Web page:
By Frank Waksmunski
The Times News, © 2004

March 20, 2004

What is a watershed? Do you live in one? Does it have a name? How big is it?

If you don’t know the answers to these questions, don’t worry. Most people don’t.

You might ask, “What difference does it make?” or “I’m on a municipal water system so who cares?”

These are valid questions, and I will try to answer them. We are all connected if we live in the same watershed because we all share the same water, and we all live downhill.

If you have municipal water, you’re still in the watershed. What you do in your backyard can affect you and your friends because our water affects how we work, play, fish, boat, hunt, grow flowers and vegetables. Not only do we drink the same water, it impacts all that we do.

We are in a watershed, whether we can see water or not. Watersheds can be big or small. Our own backyard is a watershed for a well: our own, our next-door neighbor or someone miles away.

John Wesley Powell, scientist geographer, put it best when he said that a watershed is: “that area of land, a bounded hydrologic system, within which all living things are inextricably linked by their common water course and where, as humans settled, simple logic demanded that they become part of a community.”

Simply put, a watershed is a land area that drains water away to a common place. The water comes from rain and snow. It can remain on the surface and drain away. It can soak into the ground and drain away.

Water is constantly on the move, whether it’s in our creeks and rivers, or underground in our aquifers. It can travel miles a day or inches a year. Water always runs downhill, following the path of least resistance.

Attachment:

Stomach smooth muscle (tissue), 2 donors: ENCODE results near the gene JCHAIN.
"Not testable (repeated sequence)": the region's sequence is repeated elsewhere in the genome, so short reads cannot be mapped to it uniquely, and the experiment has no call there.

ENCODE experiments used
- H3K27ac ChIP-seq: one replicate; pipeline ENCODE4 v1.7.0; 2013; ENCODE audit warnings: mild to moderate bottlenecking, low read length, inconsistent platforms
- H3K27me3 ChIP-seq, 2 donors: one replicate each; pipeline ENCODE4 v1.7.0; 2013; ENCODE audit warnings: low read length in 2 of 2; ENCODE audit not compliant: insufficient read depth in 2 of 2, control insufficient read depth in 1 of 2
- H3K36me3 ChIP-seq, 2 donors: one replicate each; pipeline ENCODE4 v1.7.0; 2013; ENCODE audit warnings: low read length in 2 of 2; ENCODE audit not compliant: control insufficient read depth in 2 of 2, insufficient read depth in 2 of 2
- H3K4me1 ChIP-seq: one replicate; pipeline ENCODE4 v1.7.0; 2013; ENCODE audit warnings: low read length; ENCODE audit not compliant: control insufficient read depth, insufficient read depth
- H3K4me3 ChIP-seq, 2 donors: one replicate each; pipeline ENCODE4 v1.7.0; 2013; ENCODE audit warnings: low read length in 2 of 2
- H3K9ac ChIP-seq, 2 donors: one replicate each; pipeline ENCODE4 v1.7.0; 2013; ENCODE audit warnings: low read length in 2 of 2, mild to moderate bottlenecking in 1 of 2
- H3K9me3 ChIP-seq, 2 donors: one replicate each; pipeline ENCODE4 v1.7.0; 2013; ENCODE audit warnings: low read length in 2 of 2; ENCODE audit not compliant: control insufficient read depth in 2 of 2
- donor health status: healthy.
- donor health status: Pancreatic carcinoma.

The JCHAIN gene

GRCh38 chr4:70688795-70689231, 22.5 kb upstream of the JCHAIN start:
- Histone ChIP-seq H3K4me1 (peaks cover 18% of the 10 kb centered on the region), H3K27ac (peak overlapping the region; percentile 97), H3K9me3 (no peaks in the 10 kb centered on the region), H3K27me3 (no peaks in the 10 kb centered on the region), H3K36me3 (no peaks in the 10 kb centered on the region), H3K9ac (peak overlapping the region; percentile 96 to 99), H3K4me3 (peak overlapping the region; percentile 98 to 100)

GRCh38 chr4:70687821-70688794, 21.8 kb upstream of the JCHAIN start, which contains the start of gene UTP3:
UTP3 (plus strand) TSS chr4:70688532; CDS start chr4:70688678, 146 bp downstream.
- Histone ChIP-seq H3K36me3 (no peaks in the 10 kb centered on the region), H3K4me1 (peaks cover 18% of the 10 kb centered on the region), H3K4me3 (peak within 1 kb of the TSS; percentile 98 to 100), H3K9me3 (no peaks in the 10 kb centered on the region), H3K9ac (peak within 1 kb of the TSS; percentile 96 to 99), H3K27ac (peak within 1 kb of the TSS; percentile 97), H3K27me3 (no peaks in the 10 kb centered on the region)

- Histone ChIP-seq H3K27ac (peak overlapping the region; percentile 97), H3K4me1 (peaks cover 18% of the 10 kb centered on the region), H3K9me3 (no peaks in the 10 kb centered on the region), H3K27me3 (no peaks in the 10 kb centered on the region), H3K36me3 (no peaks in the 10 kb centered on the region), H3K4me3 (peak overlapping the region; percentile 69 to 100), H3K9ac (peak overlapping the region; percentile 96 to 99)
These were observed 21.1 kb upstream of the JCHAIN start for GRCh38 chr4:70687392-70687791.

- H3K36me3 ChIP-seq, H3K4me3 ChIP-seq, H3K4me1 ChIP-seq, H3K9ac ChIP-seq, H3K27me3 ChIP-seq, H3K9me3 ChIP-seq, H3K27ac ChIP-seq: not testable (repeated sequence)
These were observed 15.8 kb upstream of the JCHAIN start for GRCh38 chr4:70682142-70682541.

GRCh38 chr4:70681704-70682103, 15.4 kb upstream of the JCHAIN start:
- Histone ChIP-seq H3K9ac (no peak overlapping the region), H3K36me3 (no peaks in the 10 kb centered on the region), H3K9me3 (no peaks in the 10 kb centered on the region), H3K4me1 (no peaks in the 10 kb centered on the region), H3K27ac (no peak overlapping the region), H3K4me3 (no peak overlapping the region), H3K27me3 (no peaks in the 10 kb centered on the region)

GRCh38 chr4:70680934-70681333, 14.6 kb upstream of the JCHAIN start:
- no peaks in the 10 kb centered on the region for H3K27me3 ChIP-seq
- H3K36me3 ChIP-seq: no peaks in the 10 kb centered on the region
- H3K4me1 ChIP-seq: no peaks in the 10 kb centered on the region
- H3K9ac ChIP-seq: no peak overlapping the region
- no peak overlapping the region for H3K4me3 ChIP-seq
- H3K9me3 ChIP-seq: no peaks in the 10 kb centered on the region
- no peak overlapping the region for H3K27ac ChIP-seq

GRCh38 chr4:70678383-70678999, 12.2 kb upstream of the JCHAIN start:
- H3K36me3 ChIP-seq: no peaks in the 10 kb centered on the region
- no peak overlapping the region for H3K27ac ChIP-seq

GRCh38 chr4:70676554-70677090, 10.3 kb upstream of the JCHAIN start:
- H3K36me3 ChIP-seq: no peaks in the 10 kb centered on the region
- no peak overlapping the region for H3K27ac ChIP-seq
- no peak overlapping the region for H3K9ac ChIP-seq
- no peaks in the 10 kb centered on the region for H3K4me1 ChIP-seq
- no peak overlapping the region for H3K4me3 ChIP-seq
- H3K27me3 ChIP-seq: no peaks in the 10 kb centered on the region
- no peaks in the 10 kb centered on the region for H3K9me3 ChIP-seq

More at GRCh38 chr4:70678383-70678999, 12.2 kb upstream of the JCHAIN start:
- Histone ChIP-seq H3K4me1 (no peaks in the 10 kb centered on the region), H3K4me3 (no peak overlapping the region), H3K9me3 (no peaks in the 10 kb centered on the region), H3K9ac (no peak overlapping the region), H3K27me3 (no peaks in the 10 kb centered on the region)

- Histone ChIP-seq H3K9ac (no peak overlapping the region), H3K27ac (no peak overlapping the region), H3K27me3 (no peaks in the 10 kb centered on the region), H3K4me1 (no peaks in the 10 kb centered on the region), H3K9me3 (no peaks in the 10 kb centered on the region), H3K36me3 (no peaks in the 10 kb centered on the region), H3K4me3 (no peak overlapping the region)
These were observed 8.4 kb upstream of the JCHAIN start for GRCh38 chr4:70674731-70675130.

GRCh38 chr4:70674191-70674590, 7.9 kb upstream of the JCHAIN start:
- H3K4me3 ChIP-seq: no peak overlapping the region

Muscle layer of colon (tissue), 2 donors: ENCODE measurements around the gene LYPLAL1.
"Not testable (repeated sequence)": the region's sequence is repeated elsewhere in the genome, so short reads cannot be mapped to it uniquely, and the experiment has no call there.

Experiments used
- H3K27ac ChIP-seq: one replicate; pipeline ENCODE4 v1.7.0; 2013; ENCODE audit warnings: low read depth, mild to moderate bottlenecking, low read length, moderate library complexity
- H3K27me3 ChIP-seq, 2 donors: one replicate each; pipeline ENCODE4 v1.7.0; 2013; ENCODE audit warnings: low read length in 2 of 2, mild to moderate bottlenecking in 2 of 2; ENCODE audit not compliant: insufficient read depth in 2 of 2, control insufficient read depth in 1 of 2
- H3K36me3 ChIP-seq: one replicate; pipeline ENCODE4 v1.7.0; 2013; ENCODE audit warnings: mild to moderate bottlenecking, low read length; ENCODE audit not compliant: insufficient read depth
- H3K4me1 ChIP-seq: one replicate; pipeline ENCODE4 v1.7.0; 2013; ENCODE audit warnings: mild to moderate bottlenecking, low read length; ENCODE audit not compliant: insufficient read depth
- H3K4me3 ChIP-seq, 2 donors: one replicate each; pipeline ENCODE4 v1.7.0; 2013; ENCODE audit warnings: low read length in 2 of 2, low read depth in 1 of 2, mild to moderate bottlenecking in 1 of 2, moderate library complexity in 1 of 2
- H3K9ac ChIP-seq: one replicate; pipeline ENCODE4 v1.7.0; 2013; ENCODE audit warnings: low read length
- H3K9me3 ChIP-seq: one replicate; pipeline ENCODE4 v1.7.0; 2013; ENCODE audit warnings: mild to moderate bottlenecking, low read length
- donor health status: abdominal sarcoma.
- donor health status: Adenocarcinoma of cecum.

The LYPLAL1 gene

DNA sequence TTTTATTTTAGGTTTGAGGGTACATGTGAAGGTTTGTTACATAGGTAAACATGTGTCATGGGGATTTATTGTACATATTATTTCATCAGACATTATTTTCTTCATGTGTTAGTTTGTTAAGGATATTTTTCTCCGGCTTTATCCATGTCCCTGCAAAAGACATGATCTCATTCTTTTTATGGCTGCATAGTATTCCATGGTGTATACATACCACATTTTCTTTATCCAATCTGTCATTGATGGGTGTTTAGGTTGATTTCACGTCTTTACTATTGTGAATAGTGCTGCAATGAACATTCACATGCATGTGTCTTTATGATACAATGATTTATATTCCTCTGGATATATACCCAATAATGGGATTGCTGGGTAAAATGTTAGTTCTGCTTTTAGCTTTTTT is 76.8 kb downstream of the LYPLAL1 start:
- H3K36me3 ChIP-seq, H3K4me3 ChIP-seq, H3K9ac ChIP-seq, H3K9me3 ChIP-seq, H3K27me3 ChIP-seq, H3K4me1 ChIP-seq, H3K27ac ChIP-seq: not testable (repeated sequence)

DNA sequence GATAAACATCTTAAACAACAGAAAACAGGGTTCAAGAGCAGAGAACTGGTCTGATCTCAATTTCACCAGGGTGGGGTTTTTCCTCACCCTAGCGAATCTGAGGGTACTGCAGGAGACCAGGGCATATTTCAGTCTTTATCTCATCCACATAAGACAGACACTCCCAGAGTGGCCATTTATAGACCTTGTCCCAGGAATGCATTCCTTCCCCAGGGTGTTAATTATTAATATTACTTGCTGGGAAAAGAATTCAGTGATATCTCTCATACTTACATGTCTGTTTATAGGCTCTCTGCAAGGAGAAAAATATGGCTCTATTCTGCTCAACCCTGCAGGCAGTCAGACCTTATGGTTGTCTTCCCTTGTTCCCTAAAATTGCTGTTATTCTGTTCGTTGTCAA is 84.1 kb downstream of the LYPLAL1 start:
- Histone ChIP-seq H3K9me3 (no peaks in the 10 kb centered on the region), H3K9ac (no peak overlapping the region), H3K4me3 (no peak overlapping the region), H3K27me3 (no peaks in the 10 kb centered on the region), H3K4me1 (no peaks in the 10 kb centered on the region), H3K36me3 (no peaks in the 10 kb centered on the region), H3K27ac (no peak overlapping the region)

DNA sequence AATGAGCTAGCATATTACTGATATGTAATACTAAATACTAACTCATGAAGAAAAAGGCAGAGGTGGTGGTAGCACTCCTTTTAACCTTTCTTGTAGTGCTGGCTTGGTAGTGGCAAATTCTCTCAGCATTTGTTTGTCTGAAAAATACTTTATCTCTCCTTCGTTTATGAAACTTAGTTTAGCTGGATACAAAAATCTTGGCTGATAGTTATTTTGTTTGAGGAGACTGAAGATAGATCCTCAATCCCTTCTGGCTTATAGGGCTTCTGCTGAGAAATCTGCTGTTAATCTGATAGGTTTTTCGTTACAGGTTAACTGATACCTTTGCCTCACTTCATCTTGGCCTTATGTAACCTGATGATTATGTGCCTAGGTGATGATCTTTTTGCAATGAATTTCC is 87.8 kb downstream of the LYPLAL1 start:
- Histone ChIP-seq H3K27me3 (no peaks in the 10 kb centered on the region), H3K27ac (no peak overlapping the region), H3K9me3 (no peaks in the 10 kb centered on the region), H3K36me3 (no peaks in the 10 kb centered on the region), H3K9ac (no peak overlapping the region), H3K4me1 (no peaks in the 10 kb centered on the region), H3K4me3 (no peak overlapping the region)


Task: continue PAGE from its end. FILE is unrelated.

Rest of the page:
Groundwater can run in the opposite direction of surface water, due to the geology and fractures in the rock formations below our feet. We can see where surface water goes, but, in most cases, we have no idea where groundwater flows.

The United States can be divided into two large watersheds. The Continental Divide, also known as the Great Divide, is a line that runs along the crest of the Rocky Mountains. To the east, all water drains into the Atlantic Ocean or the Gulf of Mexico. To the west, water heads for the Pacific Ocean.

The United States Geological Survey divided the nation into 21 major Watershed Regions. These regions are further divided into 222 sub-regions, 352 hydrologic accounting units and 2150 cataloging Units. Each has a distinctive 8-digit number to identify it.

Most of Carbon County is in one watershed, but there are two others. We are all in Region 02-Mid Atlantic. This region stretches from Canada through parts of New York, Vermont, New Jersey, Eastern Pennsylvania, Maryland and Virginia, including the Chesapeake Bay.

Region 2 is further divided into sub-region 0204-Delaware, hydrologic accounting unit 020401-Upper Delaware and finally Cataloging Unit 02040106-Lehigh. Most of us live in the Lehigh Watershed.

The northwestern tip of the county is in the Upper Susquehanna-Lackawanna Watershed-02050107 and small sections along the border with Schuylkill County are in the Schuylkill Watershed-02040203.

If you forget most of what you read here, the important thing to remember is WE ALL LIVE IN A WATERSHED and WE ALL LIVE DOWNHILL!